• Alternatively, the operation of the image processor 120 may be automatically controlled by the X-ray imaging apparatus 100. To this end, the X-ray imaging apparatus 100 may further include a controller that controls the image processor 120, and this will be described with reference to FIG. 12.
  • FIG. 12 is a control block diagram illustrating an X-ray imaging apparatus that further includes a controller according to an exemplary embodiment.
  • Referring to FIG. 12, the X-ray imaging apparatus 100 may further include a controller 140 that controls the operation of the image processor 120.
  • The controller 140 may select at least one of the material separation image and the highlighted material image based on at least one of the imaging parameters of the X-ray image to be displayed on the display 131, or select whether the information about the separated material and the highlighted material image are to be combined to be displayed on the display 131. Here, the imaging parameter may include the dose of X-rays. An X-ray image acquired in a lower dose environment has a lower signal-to-noise ratio (SNR), and therefore it is difficult to distinguish materials from one another. Thus, the controller 140 may select the material separation image when a dose applied to the imaging of the X-ray image is less than a predetermined reference dose, and select the highlighted material image when the dose is the reference dose or more. When the material separation image is selected by the controller 140, the image processor 120 may acquire material information by performing the above-described scattering correction and material separation in the cyclic iterative manner. Next, the image processor 120 may generate the material separation image by using the acquired material information, or combine the acquired material information and the highlighted material image.
  • In addition, the controller 140 may control the operation of the image acquirer 110. For example, the controller 140 may perform auto exposure control (AEC) for automatically controlling the imaging parameters such as a tube voltage, a tube current, a type of a target material of an anode, a type of a filter, an FOV, an exposure time, and the like, and to this end, the controller 140 may first perform pre-imaging (pre-shot) of the object. For example the controller 140 may be implemented as a processor such as a central processor unit (CPU), a micro controller unit (MCU), or a micro processor unit (MPU).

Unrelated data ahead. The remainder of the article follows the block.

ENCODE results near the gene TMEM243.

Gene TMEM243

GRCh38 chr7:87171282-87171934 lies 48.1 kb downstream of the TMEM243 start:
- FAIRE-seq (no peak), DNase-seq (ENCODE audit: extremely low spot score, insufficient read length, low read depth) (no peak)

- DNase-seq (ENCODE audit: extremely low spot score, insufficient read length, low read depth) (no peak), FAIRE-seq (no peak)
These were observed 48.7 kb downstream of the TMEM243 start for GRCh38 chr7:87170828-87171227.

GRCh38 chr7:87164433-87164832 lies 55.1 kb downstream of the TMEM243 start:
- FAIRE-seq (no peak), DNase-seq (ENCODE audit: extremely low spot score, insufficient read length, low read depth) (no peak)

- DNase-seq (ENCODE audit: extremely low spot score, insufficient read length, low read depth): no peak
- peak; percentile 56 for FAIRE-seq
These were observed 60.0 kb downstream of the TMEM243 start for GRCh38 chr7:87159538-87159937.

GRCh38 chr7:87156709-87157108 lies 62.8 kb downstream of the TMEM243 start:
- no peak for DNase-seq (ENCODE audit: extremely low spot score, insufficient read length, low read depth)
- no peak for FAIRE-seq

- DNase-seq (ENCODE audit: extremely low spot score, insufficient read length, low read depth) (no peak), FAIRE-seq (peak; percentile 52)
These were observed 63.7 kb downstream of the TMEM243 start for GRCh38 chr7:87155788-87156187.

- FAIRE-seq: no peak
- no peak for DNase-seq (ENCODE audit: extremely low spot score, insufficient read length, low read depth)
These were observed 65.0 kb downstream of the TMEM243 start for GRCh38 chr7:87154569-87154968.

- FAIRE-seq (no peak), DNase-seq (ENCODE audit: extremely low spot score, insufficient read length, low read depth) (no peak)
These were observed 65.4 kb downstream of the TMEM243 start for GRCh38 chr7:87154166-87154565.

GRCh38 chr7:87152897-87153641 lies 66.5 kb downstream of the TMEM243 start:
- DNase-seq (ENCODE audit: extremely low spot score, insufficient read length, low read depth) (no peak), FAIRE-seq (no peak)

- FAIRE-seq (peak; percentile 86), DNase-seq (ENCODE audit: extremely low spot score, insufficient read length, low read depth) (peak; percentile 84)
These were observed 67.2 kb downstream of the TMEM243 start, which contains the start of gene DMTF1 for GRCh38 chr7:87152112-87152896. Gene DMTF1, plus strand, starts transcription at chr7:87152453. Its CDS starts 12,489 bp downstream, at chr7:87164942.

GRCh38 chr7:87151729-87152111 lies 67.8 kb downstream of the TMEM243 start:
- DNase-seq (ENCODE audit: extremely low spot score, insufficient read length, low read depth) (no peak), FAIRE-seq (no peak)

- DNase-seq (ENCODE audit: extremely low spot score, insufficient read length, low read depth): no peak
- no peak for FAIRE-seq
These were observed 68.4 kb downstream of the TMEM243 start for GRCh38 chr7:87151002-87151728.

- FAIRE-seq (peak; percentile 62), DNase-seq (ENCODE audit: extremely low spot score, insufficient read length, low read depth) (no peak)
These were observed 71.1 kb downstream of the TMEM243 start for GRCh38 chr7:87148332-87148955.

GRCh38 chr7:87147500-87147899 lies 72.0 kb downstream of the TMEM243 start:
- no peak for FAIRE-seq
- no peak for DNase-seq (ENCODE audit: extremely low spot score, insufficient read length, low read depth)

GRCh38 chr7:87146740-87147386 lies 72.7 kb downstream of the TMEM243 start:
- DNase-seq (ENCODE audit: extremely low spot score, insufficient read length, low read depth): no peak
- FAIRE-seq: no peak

• FIGS. 13 to 17 are diagrams illustrating simulation results of an X-ray imaging apparatus according to an exemplary embodiment.
  • FIG. 13 illustrates simulation results of case 1, which is a case of acquiring a single energy X-ray image of the breast, case 2, which is a case of performing material separation once by using a multi-energy X-ray image of the breast, and case 3, which is a case of acquiring the multi-energy X-ray image of the breast by using the X-ray imaging apparatus 100 and performing material separation and scattering correction in the cyclic iterative manner.
  • X-ray images were captured with respect to case 1, case 2, and case 3 based on the dose of X-rays, which was respectively 0.6 mGy, 0.9 mGy, 1.2 mGy, and 1.5 mGy, and a contrast to noise ratio (CNR) of tumor tissue to glandular tissue was measured. Then, the simulation results are quantitatively shown in the table of FIG. 13 and the graph of FIG. 14.